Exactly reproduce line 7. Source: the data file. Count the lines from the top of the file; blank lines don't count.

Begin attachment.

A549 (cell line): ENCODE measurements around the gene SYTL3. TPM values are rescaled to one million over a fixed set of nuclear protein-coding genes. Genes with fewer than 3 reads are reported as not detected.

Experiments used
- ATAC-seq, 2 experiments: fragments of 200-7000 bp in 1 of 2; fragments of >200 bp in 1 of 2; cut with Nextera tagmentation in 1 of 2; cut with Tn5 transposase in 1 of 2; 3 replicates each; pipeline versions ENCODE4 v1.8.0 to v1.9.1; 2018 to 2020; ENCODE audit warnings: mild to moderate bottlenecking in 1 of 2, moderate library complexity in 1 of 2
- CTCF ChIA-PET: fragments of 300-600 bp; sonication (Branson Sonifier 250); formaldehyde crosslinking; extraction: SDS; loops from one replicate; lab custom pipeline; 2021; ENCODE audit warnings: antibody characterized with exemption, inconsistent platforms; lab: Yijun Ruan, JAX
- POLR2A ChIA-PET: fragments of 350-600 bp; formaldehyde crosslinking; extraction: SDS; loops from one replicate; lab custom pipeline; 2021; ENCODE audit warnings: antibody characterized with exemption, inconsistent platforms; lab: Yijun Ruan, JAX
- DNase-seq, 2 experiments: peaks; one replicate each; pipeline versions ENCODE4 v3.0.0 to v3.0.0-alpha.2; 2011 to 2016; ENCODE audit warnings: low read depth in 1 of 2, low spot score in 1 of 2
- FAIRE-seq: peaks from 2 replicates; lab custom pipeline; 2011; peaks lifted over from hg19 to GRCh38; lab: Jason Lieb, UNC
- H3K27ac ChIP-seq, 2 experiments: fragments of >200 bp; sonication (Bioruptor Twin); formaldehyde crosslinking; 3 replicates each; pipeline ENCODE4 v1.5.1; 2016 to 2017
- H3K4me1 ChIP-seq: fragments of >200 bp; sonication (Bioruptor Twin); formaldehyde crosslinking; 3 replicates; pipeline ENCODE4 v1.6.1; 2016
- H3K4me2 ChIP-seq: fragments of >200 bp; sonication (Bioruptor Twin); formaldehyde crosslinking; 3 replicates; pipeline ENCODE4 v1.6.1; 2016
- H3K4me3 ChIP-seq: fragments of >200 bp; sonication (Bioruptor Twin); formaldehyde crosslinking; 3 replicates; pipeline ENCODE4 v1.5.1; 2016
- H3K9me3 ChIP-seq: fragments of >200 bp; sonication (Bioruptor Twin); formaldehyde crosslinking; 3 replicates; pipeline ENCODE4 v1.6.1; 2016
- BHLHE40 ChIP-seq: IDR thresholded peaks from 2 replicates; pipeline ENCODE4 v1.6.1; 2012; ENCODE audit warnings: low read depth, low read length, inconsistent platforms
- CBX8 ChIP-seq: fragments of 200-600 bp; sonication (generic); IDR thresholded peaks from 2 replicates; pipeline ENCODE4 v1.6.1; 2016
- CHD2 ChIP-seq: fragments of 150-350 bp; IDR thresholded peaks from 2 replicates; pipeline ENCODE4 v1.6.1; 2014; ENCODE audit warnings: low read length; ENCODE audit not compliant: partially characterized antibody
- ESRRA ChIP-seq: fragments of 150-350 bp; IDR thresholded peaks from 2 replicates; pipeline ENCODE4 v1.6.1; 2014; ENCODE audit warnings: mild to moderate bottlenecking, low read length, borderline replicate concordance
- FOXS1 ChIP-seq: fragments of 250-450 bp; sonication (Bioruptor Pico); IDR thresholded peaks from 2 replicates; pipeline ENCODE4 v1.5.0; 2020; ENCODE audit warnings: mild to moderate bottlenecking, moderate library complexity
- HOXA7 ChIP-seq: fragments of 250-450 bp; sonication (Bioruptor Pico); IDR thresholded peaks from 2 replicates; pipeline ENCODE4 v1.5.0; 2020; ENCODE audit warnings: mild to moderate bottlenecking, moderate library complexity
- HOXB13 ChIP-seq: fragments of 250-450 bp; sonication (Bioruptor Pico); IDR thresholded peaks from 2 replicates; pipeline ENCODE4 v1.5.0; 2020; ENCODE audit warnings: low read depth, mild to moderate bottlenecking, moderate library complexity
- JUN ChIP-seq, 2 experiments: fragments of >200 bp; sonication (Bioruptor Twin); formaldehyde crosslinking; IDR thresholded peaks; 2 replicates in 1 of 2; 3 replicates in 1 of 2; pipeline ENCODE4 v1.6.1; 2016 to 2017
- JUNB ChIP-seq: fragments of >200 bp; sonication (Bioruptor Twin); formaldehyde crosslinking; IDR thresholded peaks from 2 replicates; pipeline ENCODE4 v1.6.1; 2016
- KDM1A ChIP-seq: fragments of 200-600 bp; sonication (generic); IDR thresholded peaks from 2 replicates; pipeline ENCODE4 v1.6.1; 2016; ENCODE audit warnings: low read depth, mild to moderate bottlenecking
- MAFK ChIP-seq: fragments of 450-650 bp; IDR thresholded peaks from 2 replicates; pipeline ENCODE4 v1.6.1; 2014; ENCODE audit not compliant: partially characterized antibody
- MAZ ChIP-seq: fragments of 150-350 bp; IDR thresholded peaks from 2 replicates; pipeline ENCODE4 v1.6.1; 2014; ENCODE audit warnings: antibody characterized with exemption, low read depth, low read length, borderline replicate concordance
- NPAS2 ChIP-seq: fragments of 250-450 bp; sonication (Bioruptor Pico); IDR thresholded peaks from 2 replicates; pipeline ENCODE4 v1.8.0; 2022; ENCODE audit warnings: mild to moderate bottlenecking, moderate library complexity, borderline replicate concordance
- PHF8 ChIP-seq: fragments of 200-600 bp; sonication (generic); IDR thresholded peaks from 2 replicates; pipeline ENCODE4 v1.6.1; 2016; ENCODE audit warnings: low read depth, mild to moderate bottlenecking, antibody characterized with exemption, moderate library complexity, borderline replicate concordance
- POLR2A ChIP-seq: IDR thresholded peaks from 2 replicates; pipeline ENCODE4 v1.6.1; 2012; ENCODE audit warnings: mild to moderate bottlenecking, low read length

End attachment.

- FAIRE-seq: peaks from 2 replicates; lab custom pipeline; 2011; peaks lifted over from hg19 to GRCh38; lab: Jason Lieb, UNC